- The preliminary results for the Thanksgiving–Cyber Monday sales period have been positive overall, and have boosted retailers’ confidence with regard to the 2017 holiday shopping period. The National Retail Federation (NRF) reaffirmed its 3.6%–4.0% holiday sales growth projection.
- Online sales on key dates broke records: Thanksgiving Day online sales totaled $2.9 billion, up 18.3% from 2016 and beating expectations of $2.8 billion, according to Adobe. Black Friday online sales totaled $5.0 billion, up 16.9% from 2016.
- Store traffic outperformed year-to-date trends, according to ShopperTrak, which reported that traffic on Black Friday declined by 1% year over year, while traffic over the two-day Thanksgiving–Black Friday period declined by 1.6%.
- Cyber Monday hit new records this year, with $6.59 billion in online sales and an 11.9% year-over-year increase in online traffic, according to Adobe. Cyber Monday’s one-day online sales accounted for more than 13% of the total $50 billion in online sales that retailers have seen so far this holiday season, according to the firm.
- While a strong Thanksgiving weekend boosted retailers’ confidence, there is still plenty of time left for consumers to shop this holiday season. Looking ahead, there are still 10 of the busiest shopping days left before Christmas, including Super Saturday and three other Saturdays. Adobe forecasts that online sales will total more than $2 billion on 18 days during the holiday shopping season this year, with 13 of those days still to come.
Thanksgiving Weekend Shopping Results Exceed Expectations
The preliminary results for the Thanksgiving–Cyber Monday sales period have been positive overall, and have boosted retailers’ confidence regarding the 2017 holiday shopping season. Metrics such as online sales and number of shoppers exceeded expectations, and store traffic outperformed year-to-date trends. In addition, the NRF has reaffirmed its 3.6%–4% holiday sales growth projection.
Some key statistics from the five-day, Thanksgiving–Cyber Monday shopping period include:
- Online sales on key dates broke records: Thanksgiving Day saw $2.9 billion in total online sales, up 18.3% from 2016 and beating expectations of $2.8 billion, according to Adobe.
- Black Friday generated an additional $5.0 billion in online sales, up 16.9% from 2016, according to Adobe.
- Adobe estimated as of 10 p.m. on Cyber Monday that online sales for the day would total $6.59 billion, up 16.8% year over year.
- Sales generated from mobile devices accounted for 33.1% of total online sales on Cyber Monday, according to Adobe.
- Store traffic on Black Friday declined by 1% year over year, while the Thanksgiving–Black Friday period saw a 1.6% decline in traffic, according to ShopperTrak.
- More than 174 million Americans shopped in stores and online during the Thanksgiving–Cyber Monday holiday weekend, beating expectations of 164 million, according to a survey by the NRF and Prosper Insights & Analytics.
- The average shopper spent a total of $335.47, with $250.78 of that going toward gift purchases, according to the same survey.
The table below summarizes key metrics for various days over the Thanksgiving weekend shopping period, and compares them with metrics from Alibaba’s Singles’ Day shopping festival in China, which was held on November 11.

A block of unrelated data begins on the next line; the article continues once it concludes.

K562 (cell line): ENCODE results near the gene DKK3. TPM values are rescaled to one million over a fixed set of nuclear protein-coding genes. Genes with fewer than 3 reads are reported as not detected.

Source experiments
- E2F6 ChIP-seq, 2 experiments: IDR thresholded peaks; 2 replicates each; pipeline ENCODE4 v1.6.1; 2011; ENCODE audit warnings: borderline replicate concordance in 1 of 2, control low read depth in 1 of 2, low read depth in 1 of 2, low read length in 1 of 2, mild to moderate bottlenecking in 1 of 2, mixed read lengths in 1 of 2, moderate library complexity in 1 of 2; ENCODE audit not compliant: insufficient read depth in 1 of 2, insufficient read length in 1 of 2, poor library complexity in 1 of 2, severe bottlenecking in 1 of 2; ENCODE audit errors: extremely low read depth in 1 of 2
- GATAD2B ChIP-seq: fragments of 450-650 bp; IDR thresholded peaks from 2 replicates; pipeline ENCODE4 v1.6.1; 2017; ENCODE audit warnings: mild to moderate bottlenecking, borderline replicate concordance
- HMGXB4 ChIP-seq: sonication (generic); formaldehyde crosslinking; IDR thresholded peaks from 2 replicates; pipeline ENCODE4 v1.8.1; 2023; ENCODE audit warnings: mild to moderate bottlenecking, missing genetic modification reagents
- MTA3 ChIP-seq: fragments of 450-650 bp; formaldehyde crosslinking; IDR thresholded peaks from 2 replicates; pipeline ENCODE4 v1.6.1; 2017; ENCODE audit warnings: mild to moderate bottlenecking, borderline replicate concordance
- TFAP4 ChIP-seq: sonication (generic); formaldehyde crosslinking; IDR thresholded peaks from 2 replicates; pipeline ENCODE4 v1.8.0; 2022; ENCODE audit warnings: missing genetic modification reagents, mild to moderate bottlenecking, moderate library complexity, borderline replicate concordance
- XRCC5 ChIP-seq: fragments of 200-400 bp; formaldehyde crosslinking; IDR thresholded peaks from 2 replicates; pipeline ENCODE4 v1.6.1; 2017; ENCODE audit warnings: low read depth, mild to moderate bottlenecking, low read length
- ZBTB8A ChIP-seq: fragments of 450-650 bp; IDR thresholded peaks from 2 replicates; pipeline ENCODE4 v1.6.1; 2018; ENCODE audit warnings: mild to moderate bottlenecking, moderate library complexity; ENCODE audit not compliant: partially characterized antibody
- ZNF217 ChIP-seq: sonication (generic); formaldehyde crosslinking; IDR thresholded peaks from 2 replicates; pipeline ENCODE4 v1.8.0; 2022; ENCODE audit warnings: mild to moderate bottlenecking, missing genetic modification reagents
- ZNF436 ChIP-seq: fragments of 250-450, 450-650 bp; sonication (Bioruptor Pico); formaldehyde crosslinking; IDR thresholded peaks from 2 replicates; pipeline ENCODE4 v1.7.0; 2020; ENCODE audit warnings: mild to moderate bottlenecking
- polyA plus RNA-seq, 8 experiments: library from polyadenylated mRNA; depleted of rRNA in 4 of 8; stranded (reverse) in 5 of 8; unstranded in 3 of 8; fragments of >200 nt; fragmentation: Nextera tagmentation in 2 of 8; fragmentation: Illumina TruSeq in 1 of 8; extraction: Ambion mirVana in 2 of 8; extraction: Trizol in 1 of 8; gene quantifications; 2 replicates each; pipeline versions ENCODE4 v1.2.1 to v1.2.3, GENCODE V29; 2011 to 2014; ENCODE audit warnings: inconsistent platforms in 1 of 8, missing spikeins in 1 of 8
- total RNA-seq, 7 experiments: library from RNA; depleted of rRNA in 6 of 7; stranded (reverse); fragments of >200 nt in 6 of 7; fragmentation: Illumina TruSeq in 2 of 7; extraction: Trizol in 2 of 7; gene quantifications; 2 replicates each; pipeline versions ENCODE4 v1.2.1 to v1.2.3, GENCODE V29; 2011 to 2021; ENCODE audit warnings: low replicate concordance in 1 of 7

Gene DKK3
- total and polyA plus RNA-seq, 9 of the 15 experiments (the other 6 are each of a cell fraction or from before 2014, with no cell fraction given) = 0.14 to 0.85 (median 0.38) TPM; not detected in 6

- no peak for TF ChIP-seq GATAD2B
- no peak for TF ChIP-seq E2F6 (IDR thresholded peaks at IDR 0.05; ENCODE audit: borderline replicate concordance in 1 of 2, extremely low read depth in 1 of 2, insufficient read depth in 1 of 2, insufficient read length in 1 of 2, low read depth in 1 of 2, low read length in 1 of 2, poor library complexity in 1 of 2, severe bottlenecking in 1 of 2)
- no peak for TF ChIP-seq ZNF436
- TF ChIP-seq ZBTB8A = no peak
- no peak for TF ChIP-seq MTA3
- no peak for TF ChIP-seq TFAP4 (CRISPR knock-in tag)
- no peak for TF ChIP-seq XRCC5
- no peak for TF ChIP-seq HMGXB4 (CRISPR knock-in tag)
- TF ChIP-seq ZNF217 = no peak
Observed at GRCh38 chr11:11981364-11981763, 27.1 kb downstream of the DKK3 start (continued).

Cyber Monday Remains the Biggest Online Shopping Occasion in the US, Hitting Record Sales Again This Year
Cyber Monday remains the biggest online shopping occasion in the US, beating out Thanksgiving Day, Black Friday and Amazon’s Prime Day, and it hit new records this year: Adobe estimated as of 10 p.m. on Cyber Monday that online sales for the day would total $6.59 billion and that online traffic would be up 11.9% year over year. The one-day sales figure accounted for more than 13% of the total $50 billion in online sales registered so far this holiday season, according to Adobe. Mobile devices generated 47.4% of total online traffic and accounted for 33.1% of total online sales on Cyber Monday, according to the firm.
In the East, Cold and Dry Weather Benefited Seasonal Apparel Categories and Drove Store Traffic
According to analysis from Planalytics, a lack of rain and snow across the US encouraged consumers to visit retail stores over the Thanksgiving–Black Friday period. Thanksgiving 2017 was the driest Thanksgiving since 2014 and Black Friday was the driest since 1999. The four-day Thanksgiving weekend (ending Sunday) was the driest in more than 20 years.
Cold temperatures in major markets in the eastern US benefited sales of seasonal apparel categories such as coats, scarves and gloves. Most eastern markets, including New York, Boston and Baltimore, as well as Chicago, experienced their coldest Thanksgiving since 2014, according to data from Planalytics.
Meanwhile, western markets saw their warmest Thanksgiving weekend in many years. Cities such as Los Angeles, San Francisco and Las Vegas enjoyed a weekend that was warmer by approximately 10°F to 15°F than the same period last year. In these markets, shoppers likely switched some purchases from cold-weather apparel to nonseasonal categories such as electronics and home goods.
Industry Is Cautiously Optimistic About the Rest of the Holiday Shopping Season
While a strong Thanksgiving weekend boosted retailers’ confidence, there is still plenty of time left for consumers to shop before the holidays. Retailers will need to continue to engage shoppers with the right merchandise and experiences to ensure a successful holiday season.
Looking ahead, there are still 10 busy shopping days left before Christmas, including Green Monday and Super Saturday, and there are four Saturdays in total left before Christmas this year. Adobe projected that online sales will exceed $2 billion on 18 separate days this holiday season, with 13 of those yet to come.